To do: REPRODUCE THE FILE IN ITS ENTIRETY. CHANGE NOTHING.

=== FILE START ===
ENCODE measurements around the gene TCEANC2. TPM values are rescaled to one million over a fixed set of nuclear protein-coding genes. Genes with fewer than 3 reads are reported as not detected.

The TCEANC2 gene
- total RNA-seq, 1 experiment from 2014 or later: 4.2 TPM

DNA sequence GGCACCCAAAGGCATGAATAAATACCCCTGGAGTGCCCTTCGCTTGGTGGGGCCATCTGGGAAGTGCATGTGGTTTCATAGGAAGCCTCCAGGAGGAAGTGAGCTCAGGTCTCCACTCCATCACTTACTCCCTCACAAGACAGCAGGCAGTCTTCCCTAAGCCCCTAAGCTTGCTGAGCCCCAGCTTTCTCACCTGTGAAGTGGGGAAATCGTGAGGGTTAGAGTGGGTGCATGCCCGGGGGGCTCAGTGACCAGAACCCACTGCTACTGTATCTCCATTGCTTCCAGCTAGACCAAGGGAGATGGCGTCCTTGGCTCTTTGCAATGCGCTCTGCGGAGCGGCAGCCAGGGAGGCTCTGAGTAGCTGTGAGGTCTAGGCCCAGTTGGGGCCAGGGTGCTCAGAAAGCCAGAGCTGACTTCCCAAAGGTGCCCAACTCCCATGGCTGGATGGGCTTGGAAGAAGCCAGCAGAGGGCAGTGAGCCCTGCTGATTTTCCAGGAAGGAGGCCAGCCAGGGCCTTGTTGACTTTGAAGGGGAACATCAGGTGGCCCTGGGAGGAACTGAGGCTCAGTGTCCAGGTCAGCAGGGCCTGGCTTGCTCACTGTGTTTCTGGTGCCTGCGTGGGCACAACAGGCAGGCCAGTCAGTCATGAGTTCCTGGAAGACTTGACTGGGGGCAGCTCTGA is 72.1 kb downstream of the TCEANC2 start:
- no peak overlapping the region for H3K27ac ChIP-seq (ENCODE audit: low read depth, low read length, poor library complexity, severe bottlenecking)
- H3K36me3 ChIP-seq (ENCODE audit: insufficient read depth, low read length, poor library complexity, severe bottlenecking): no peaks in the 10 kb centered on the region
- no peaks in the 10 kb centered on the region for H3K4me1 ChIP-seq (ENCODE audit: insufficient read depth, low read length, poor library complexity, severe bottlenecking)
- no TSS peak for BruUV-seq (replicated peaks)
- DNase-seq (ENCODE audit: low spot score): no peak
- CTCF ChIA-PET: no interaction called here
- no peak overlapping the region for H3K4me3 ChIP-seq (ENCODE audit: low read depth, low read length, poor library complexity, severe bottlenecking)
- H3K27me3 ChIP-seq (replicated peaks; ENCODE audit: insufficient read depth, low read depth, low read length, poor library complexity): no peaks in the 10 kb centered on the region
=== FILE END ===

ENCODE measurements around the gene TCEANC2. TPM values are rescaled to one million over a fixed set of nuclear protein-coding genes. Genes with fewer than 3 reads are reported as not detected.

The TCEANC2 gene
- total RNA-seq, 1 experiment from 2014 or later: 4.2 TPM

DNA sequence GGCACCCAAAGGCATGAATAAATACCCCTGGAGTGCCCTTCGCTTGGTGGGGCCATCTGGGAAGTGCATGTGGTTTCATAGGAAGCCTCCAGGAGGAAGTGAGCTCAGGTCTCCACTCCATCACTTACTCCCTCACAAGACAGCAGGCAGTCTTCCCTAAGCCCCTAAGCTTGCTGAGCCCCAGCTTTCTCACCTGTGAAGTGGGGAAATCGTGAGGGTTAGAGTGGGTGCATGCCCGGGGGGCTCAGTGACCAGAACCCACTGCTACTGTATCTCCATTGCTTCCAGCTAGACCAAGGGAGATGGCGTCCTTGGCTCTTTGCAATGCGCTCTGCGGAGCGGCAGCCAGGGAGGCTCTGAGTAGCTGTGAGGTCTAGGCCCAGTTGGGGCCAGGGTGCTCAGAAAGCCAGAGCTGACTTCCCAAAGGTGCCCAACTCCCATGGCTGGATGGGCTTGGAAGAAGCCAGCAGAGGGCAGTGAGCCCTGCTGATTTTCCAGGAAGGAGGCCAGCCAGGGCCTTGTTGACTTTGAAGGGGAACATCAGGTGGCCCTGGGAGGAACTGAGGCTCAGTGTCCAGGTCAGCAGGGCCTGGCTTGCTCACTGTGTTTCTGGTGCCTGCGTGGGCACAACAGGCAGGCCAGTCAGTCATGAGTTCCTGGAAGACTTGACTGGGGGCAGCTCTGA is 72.1 kb downstream of the TCEANC2 start:
- no peak overlapping the region for H3K27ac ChIP-seq (ENCODE audit: low read depth, low read length, poor library complexity, severe bottlenecking)
- H3K36me3 ChIP-seq (ENCODE audit: insufficient read depth, low read length, poor library complexity, severe bottlenecking): no peaks in the 10 kb centered on the region
- no peaks in the 10 kb centered on the region for H3K4me1 ChIP-seq (ENCODE audit: insufficient read depth, low read length, poor library complexity, severe bottlenecking)
- no TSS peak for BruUV-seq (replicated peaks)
- DNase-seq (ENCODE audit: low spot score): no peak
- CTCF ChIA-PET: no interaction called here
- no peak overlapping the region for H3K4me3 ChIP-seq (ENCODE audit: low read depth, low read length, poor library complexity, severe bottlenecking)
- H3K27me3 ChIP-seq (replicated peaks; ENCODE audit: insufficient read depth, low read depth, low read length, poor library complexity): no peaks in the 10 kb centered on the region